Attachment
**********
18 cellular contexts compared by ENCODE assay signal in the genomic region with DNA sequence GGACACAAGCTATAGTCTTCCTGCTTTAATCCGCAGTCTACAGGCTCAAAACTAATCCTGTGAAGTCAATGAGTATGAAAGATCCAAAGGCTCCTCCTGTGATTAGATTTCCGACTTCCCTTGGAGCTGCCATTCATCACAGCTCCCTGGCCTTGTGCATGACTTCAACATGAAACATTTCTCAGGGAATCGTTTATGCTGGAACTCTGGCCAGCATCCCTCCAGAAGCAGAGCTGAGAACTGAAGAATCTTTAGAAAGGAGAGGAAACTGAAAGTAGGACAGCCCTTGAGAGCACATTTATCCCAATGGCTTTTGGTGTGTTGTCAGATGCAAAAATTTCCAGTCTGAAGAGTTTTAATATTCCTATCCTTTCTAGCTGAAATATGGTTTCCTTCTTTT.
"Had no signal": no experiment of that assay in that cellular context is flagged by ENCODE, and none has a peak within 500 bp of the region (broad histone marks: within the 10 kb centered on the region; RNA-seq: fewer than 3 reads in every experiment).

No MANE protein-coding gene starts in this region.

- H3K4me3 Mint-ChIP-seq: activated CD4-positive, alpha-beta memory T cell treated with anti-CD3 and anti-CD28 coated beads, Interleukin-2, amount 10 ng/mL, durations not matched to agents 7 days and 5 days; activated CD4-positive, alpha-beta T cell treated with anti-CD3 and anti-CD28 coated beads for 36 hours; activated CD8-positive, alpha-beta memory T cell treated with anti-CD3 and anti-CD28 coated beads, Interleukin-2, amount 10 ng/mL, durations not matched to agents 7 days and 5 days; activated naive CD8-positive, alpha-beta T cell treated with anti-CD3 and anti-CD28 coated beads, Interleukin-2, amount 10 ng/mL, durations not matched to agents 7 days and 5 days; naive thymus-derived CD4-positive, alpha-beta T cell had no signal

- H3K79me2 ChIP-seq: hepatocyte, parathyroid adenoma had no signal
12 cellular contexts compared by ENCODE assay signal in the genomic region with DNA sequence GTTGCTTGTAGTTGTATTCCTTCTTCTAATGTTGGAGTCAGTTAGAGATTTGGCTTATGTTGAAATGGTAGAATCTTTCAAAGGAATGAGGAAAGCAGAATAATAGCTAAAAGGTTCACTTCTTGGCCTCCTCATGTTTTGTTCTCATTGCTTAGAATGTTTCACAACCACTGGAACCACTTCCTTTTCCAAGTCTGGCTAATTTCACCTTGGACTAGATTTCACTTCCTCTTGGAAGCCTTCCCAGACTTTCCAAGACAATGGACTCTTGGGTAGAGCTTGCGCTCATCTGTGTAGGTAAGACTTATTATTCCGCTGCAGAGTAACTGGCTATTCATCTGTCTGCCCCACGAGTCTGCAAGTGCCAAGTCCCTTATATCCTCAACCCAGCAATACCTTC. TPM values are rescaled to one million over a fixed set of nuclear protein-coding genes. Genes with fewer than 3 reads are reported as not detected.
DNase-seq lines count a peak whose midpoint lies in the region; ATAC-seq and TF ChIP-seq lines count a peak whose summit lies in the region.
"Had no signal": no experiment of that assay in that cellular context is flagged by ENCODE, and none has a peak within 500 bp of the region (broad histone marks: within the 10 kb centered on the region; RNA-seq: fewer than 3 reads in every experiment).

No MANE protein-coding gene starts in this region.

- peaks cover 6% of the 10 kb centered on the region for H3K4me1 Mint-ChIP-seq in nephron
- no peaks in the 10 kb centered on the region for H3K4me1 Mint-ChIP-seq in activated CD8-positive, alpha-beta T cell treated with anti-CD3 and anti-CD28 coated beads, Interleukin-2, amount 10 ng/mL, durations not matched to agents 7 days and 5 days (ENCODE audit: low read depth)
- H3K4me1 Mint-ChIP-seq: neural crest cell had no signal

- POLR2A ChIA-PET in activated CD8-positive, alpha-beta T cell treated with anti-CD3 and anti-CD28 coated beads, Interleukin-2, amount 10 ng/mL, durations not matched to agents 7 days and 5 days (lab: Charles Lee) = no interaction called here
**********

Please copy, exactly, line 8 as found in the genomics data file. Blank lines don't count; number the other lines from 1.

"Had no signal": no experiment of that assay in that cellular context is flagged by ENCODE, and none has a peak within 500 bp of the region (broad histone marks: within the 10 kb centered on the region; RNA-seq: fewer than 3 reads in every experiment).